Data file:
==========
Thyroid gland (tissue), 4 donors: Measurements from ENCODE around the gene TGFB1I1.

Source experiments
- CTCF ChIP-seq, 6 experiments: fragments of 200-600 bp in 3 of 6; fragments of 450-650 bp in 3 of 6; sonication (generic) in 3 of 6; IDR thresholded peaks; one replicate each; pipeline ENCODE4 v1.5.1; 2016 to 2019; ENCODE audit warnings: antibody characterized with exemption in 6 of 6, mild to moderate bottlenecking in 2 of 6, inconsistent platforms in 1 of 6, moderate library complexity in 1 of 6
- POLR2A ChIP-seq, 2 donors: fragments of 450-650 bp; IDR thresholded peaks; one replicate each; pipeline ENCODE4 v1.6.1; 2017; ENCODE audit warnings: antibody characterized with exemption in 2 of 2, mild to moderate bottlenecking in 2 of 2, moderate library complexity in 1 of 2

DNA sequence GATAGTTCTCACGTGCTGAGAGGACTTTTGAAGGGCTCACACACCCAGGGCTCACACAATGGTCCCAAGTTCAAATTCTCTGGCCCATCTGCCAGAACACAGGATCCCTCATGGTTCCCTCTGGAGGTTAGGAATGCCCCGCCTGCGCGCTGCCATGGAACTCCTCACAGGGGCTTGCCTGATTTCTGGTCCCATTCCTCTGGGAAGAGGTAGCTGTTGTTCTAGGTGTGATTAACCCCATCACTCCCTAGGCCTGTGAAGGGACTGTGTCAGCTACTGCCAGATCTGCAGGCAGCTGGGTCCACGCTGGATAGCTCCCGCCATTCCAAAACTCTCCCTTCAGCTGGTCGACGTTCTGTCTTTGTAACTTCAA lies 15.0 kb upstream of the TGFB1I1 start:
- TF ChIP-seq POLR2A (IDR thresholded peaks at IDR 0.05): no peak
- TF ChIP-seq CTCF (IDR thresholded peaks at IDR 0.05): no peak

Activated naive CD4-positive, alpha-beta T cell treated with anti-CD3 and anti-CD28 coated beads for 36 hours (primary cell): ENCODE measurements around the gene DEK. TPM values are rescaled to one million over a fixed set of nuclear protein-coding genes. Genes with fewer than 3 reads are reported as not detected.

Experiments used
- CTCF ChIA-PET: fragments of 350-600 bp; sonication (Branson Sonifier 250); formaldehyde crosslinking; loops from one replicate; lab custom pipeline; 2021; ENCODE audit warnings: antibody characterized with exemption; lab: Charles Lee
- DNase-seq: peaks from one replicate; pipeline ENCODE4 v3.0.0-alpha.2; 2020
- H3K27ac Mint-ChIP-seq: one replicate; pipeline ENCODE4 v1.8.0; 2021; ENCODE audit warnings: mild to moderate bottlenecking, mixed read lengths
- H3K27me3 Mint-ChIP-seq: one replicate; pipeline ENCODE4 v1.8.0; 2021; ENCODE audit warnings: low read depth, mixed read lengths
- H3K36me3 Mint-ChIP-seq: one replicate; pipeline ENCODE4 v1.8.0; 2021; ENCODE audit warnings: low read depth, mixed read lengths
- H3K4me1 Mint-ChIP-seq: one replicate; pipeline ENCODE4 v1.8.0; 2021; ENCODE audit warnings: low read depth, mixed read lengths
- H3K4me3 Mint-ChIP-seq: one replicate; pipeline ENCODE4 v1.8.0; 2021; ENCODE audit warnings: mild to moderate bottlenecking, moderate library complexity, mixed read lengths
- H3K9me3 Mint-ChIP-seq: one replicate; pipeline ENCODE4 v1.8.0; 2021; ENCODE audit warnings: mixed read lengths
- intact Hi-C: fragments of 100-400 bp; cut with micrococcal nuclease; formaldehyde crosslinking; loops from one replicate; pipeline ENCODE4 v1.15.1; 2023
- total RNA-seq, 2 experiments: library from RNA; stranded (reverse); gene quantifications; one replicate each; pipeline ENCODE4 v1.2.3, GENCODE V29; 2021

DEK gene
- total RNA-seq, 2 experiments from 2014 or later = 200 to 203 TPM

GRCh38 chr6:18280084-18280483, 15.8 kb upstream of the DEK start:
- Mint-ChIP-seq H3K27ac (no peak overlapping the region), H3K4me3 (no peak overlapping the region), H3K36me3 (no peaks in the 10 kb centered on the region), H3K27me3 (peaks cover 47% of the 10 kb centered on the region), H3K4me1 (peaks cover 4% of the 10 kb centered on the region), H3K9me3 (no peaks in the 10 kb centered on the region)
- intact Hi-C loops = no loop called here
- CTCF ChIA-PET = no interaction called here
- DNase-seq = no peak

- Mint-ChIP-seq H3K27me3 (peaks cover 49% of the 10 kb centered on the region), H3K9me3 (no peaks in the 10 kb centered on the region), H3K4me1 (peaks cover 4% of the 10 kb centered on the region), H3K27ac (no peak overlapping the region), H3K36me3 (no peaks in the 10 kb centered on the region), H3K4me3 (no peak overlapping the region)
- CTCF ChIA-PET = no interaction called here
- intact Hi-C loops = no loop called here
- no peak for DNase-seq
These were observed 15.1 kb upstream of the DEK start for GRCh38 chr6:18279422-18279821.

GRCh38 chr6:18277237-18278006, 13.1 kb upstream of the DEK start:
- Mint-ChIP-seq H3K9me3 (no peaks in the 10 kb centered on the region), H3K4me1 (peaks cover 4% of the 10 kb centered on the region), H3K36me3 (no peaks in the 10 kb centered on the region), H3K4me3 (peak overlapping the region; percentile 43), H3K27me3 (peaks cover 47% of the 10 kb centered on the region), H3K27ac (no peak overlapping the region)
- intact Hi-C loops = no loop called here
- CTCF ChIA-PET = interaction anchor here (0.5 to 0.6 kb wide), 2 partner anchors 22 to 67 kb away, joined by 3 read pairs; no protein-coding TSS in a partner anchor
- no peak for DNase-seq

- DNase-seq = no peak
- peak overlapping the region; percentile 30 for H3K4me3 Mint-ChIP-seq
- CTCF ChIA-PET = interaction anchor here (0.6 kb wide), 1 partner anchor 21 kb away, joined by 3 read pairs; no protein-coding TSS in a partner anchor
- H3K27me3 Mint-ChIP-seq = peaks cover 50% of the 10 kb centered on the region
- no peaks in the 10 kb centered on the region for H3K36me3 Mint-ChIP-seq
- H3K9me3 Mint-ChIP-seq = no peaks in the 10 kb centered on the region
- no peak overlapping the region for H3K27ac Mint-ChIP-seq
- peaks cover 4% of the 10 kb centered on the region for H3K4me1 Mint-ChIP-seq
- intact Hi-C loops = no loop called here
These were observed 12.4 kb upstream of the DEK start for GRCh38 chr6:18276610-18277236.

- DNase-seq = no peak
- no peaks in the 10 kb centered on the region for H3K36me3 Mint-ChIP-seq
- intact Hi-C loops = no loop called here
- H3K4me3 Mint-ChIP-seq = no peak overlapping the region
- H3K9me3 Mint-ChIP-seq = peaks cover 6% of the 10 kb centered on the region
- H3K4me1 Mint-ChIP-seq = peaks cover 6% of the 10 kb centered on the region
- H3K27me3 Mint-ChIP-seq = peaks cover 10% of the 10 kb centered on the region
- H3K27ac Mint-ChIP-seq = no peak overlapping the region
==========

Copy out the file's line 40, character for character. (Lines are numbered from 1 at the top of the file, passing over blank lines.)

- H3K27me3 Mint-ChIP-seq = peaks cover 50% of the 10 kb centered on the region